We are all observing the continued rise of plant-based foods and alternative proteins in the marketplace, but what’s driving demand from a consumer standpoint, and how are processors positioned to handle that increasing demand? Also, what should manufacturers anticipate in the near and distant future regarding alternative proteins?
To answer those questions and more, we gathered four plant-based foods experts for a roundtable discussion at this year’s FA&M Conference: Alan Hahn, CEO, MycoTechnology, Scott Cowger, VP-National Sales Manager, Cereal Ingredients, Tilen Travnik, CEO and Co-Founder, Juicy Marbles, and Ahmad Yehya, President, CEO and Co-Founder, Nabati Foods Global Inc.
Below are a few key takeaways from that session, and you can also watch the full video of the presentation here: https://www.foodengineeringmag.com/food-automation-conference/2021/agenda
We are currently in plant-based 1.0
Our panelists predict that the current state of plant-based proteins—recreating the structure of traditional meat products like burgers, sausages, hot dogs, chicken nuggets, and more—will give way to plant-based products that stand on their own regardless of shape.
“I think the first phase is trying to mimic existing foods that are out there, like meat alternatives and dairy alternatives,” said Hahn. “But we’ll know we’ve arrived when we stop trying to do that and we make the best food possible with plant-based material that has nothing to do with the dairy analog or meat analog. It’ll be just made from plant-based material that tastes great, and not compared price-wise or functionality-wise to anything else. It’ll just be a great source of food.”
Animal agriculture is in the crosshairs… or maybe not
Another area of conversation among our panelist focused on whether alternative proteins should replace animal-based agriculture, or simply find a place alongside meat at the table for consumers.
“Our mission is really to make animal agriculture obsolete. Nobody uses lanterns anymore, for example, you use a flashlight on your phone. So that’s what we're doing, we’re accelerating the transition to a plant-based food system. And to do that, you need to not just present texture and taste that attracts consumers to it, but you also offer the complete nutritional profile they would get from animal products,” said Yehya.
“I second that,” added Travnik. “One of the jobs of the plant-based industry or any food industry is actually to make the food supplement industry obsolete, because Mother Nature didn’t invent food supplements. We just subtracted so many things away from our food that we invented this new category of food supplements. But it’s not really necessary if we include the right things in our in our foods.”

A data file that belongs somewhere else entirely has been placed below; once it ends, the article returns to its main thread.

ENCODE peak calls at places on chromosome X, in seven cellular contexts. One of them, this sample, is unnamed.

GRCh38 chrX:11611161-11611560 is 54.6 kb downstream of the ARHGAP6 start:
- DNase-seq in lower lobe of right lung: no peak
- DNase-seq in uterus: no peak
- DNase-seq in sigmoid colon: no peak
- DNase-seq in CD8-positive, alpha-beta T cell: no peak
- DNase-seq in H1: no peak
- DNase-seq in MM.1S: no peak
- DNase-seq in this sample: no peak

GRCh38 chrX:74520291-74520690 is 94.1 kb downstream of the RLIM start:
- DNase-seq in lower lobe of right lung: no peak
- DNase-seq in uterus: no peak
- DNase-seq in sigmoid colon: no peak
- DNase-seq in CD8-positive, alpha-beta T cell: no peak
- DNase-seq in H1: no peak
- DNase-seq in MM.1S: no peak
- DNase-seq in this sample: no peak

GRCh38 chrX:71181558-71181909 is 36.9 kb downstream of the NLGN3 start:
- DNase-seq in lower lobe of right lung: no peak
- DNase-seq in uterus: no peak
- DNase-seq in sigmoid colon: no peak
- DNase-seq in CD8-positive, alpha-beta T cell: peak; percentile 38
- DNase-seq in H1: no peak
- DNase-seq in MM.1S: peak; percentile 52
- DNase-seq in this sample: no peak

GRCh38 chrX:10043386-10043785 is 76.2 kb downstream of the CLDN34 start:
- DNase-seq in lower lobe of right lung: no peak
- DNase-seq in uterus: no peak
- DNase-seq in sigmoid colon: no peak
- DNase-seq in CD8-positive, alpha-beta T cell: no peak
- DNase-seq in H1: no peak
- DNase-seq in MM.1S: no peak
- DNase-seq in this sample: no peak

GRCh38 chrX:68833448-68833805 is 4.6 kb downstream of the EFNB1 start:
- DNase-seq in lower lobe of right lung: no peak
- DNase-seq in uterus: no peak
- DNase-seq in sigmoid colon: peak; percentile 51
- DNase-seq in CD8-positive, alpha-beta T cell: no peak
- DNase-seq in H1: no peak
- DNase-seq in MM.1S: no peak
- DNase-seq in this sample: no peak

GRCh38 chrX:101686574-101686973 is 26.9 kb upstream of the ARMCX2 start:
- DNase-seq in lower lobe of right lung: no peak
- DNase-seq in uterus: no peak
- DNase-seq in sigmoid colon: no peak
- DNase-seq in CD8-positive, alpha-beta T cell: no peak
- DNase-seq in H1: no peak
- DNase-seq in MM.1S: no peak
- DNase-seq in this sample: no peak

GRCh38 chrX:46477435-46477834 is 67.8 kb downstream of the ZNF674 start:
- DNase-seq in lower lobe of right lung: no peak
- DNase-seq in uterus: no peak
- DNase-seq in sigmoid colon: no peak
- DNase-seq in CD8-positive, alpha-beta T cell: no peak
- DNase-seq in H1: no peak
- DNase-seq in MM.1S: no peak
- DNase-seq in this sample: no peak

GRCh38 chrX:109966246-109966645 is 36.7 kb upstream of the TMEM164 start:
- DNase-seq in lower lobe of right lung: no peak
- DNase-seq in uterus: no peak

However, Hahn concludes that with an estimated 10 billion people to feed on the planet by 2050, “We’re going to need every form of protein: animal-based, plant-based, mushroom-based, insect based, algae-based, and more,” he said. “I don’t think we're going to replace animal-based protein. I do have a vision that the new proteins will be highly sustainable, and that’s why we want to upcycle potential food waste streams in order to get them back into the food chain and create high quality proteins. If you look at all the food that’s produced, about 40% of it goes to waste. If we can find a way to use that, it will help us feed an exponentially growing planet.”
Processors should be cautious with unstable ingredient supplies
Most food processors are currently experiencing instability in the supply chain and the corresponding unavailability of certain ingredients, but Travnik’s Juicy Marbles—which is headquartered in Slovenia—learned the hard way even before current supply chain woes that relying on ingredients from unstable commodities can stop production in its tracks.
“In Europe, things are changing slightly and there’s more sources of protein grown locally. But as a short-term strategy of achieving price parity with meat, we got severely burned by including potato protein in our plant-based burger, and it was wiped off the market just when we wanted to buy a significant quantity of potato protein. So, we learned to never to use anything that’s unavailable in vast quantities for our burgers and our steaks. This is now proving to be a good strategy, even when we’re trying to push the price down and achieve price parity,” says Travnik.
Emphasizing nutrition can be a differentiator for plant-based processors
While the popularity of plant-based foods was already on an upward trajectory before the pandemic, Cowger sees alternative proteins as an opportunity to provide additional nutrition for consumers, especially since the pandemic put a spotlight on the importance of health and wellness.
“Everybody’s got to remember that we need fiber in our diet as well as protein. I know we’re talking about alternative proteins and analog foods, but having additional fiber sources is going to be good for your overall health. Then, as consumers get more educated, we’ll also have to keep a strong focus on gut health and overall well-being as a human, especially now with the current pandemic. Your gut health will enhance your immunity, and that immunity will make you stronger,” Cowger says.
“I think what COVID really did is gel in people’s minds that there's a link between health and nutrition, and that the outcomes of COVID were far better for people that didn’t have some of these outlying chronic diseases,” adds Hahn. “I’m a type 2 diabetic, so I had to change my lifestyle in order to lose 30 pounds, get off all my medication and really change my lifestyle, and that included cutting down on red meat and eating more alternative proteins. I think that link is solid now. I think the next phase for us is not just clean label, but is what we heard earlier from It’s about fiber and vitamins. It’s around the overall nutritional complement of the food I eat.”